How To Build Links To Product Pages Without Looking Like A Spammer

Every speaker at the online version of BrightonSEO this year brought something interesting to the table from the world of digital marketing. We learned from one of the experts in link building, Laura Slingo, and here’s what she has to say about perfecting the art…

In the current digital climate, it’s quite difficult to build specific links to products pages without looking spammy or forced. Slingo described the pre-2012 landscape as the “wild west of webspam”, where poor link building practices were followed all over the web. These practices included reciprocal linking (“I’ll link to your page if you link to mine”) and guest blogging, an old SEO tactic to build backlinks to your page by writing for another site. 

The Google Penguin update was initially released in 2012, and it set about primarily focusing on rewarding the high-quality website which didn’t rely on linking schemes and keyword stuffing. It worked so well that in 2017 it became part of Google’s core algorithm, which means that link building practices have to always be above board.

This also means that SEOs now have to go about link building a little differently than the ‘grey hat’ techniques which we used before. White hat practices are above-board in terms of the Google algorithm, while black hat practices aren’t. So grey hat SEO is basically defined as practices that could either benefit your site’s ranking without any consequences, or it could cost you thousands in lost traffic. 

So when you’re looking for sites in your link building quest, it’s important to look out to see if a potential linking site is toxic we can do this through a four point checklist. 

  • Look into a site’s purpose – If there are all sorts of articles with loads of mixed information, this isn’t the site for you. The traffic which might come from your link almost certainly won’t be relevant.

  • Do they have an ‘about’ page? – If there’s zero information readily available on the people who run the site, it’s very likely that it’s used purely for linking schemes.

  • Look at the visuals – There are loads of sites which use basic WordPress tile designs, affiliate widgets and mention guest posts. These are all typical visual elements which suggest a site which may actually give you a toxic backlink.
  • Check the metrics – Using Ahrefs site explorer, you can instantly access a site’s domain rating, organic traffic and their backlinks. All this information can paint a picture of what type of site this is. For example, you can see what top countries visit their site, from this you can see if this site appeals to your target audience or not. Another key identifier is if there are a high amount of backlinks with a DR of 0, this makes it more likely to be a toxic website.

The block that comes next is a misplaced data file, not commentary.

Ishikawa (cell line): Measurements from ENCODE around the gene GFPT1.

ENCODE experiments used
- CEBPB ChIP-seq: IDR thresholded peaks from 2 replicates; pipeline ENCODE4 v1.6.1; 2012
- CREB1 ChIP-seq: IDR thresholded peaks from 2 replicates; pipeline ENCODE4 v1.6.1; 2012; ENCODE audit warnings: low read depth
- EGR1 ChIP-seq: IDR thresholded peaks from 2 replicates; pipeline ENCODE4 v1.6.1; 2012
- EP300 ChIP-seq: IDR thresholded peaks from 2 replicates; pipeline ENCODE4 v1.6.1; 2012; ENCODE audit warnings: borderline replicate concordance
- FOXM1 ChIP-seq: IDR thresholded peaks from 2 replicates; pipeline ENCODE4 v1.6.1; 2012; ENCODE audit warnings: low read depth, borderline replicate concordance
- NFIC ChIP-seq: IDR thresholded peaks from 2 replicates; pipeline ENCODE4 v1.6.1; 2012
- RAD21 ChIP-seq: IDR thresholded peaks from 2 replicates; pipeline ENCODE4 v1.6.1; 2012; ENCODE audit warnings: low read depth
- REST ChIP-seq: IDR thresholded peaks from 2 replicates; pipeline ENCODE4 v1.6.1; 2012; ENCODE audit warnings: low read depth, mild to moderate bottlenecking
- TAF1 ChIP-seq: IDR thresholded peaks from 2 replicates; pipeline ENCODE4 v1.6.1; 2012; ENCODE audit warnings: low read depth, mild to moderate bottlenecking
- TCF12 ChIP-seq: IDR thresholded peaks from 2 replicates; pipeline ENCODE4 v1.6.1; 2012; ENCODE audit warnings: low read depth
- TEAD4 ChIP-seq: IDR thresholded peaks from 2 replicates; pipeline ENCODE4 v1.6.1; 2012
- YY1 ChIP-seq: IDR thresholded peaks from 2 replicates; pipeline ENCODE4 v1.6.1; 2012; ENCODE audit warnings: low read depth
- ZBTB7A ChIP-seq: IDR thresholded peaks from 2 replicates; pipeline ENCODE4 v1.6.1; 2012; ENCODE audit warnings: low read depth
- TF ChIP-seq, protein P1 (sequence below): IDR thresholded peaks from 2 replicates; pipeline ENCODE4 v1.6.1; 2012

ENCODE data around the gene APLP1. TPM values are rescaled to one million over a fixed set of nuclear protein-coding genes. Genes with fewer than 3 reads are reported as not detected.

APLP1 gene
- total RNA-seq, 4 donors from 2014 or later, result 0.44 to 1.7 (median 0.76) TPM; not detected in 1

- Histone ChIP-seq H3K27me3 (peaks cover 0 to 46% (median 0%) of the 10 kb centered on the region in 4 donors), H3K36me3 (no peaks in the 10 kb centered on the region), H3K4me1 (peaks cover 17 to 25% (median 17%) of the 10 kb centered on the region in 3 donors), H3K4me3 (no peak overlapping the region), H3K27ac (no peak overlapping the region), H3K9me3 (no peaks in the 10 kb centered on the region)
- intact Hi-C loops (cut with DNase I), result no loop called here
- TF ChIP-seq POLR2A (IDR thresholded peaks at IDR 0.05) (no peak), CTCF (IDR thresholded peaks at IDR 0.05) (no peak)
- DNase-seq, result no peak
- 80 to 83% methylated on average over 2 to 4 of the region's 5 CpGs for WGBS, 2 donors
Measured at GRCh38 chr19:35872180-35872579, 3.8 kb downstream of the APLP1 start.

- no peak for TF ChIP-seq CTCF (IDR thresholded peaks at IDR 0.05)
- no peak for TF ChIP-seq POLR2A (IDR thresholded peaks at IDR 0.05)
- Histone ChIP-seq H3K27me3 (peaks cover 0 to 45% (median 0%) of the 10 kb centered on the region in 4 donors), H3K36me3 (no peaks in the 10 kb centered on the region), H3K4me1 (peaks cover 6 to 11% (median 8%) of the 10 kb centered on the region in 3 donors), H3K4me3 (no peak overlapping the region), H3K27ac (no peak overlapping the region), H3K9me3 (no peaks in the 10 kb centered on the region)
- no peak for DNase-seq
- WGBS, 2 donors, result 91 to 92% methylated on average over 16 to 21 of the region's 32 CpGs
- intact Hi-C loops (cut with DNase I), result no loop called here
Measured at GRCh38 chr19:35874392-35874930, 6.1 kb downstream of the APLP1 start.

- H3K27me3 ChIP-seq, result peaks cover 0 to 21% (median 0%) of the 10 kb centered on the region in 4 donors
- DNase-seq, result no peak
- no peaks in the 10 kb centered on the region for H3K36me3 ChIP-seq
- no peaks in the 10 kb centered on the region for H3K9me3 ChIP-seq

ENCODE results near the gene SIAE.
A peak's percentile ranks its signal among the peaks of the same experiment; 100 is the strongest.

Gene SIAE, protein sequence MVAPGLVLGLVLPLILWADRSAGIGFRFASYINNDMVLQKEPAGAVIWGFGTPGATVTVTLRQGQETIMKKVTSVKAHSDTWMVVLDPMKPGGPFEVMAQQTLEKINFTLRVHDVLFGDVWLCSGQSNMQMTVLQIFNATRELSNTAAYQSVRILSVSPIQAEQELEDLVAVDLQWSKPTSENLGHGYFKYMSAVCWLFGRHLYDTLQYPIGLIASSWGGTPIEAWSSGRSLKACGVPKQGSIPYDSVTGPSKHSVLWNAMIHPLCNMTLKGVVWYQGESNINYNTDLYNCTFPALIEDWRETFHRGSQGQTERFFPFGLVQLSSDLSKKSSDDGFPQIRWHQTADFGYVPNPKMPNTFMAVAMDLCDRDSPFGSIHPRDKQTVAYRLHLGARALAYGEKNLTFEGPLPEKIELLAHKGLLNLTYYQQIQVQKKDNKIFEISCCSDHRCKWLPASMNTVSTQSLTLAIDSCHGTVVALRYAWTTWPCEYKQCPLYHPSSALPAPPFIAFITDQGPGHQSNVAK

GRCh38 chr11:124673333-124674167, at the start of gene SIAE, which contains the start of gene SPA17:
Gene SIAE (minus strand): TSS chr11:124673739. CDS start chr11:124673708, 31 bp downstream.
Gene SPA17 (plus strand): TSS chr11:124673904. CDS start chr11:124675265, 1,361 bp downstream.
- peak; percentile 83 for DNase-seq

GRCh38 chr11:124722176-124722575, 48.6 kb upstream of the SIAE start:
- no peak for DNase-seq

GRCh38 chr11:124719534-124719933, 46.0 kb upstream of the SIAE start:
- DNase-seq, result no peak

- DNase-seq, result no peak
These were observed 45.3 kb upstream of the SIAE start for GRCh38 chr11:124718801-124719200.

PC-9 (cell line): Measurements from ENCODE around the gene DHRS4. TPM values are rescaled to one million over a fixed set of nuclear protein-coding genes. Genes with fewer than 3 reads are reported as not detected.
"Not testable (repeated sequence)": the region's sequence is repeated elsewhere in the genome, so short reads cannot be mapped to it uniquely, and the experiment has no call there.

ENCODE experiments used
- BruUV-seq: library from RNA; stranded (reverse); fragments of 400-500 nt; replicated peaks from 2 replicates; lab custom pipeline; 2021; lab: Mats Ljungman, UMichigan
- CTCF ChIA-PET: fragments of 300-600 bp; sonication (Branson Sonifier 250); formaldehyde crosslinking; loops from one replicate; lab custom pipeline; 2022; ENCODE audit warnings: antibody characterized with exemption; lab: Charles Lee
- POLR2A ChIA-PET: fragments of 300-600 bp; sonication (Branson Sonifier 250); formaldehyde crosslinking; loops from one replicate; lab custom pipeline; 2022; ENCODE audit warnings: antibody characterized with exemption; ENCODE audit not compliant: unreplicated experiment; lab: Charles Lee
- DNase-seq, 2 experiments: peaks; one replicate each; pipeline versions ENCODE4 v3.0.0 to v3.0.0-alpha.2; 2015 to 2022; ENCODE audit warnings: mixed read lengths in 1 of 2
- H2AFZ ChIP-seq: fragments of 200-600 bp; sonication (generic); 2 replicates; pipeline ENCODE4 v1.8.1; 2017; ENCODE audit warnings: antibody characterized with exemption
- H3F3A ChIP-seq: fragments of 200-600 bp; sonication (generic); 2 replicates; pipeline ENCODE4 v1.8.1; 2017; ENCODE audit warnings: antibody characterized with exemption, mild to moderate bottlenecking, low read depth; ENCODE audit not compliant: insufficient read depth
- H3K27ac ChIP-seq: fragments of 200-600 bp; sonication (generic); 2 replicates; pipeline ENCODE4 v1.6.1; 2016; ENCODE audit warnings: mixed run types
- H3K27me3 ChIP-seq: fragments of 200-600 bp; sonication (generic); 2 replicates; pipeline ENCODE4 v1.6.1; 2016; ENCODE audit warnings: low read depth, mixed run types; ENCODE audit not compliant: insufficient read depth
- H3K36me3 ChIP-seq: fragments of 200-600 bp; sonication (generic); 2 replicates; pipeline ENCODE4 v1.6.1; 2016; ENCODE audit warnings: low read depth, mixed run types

The most important thing to consider when searching for potential sites to aid in your link building efforts is relevance between the site and your product. It’s extremely necessary for the link to look natural and add value for the users and the content on the site. 

This can be achieved by using creative linkable assets such as tools, blogs, imagery and video marketing where relevant. The more natural the link looks, the more likely that you’ll be able to achieve organic traffic. For example, a food brand could produce a recipe video that links back to their site. 

When doing a backlink audit or link deficit analysis, you can apply those techniques to find what keywords to rank for (and therefore find your target keyword). A backlink audit can help you find out what keywords you should be targeting, you can do this by completing a competitor backlink analysis. Starting with four or five of your direct competitors, export their backlinks and see what type of websites they have links from. This can instantly give you a list of potential contacts. 

A link deficit analysis is where you can analyse how to rank for your target keywords. This is done by extracting core metrics from the top 10 search results pages for your target term, then you cross reference them with the product/landing page target. If there isn’t much quality in depth content here or sites with many backlinks, this gives you a window of opportunity to fill the gap and rise up the search rankings with high-quality backlinks and content. 

Before you go forth and look into your backlinks and internal link building techniques, here’s a final (final) checklist to make sure you know what you’re doing.

  • Find your ‘link builder’s eye’ – Get to know how to identify toxic websites, what linkable assets add value and always audit to ensure relevance.

  • Don’t forget the tech stuff – These include backlink audits, link deficient audits, and DR gap analysis.

  • Always be creative – What’s your story? What’s trending and relevant to your audience and site? Think about tactics to get links and find opportunities to create linkable assets. 

There’s a handy checklist available online to help you make sure your link building is up to scratch. If you want to make sure they’re perfect, we can help. Get in touch today and find out how we can boost your SEO.

Share this article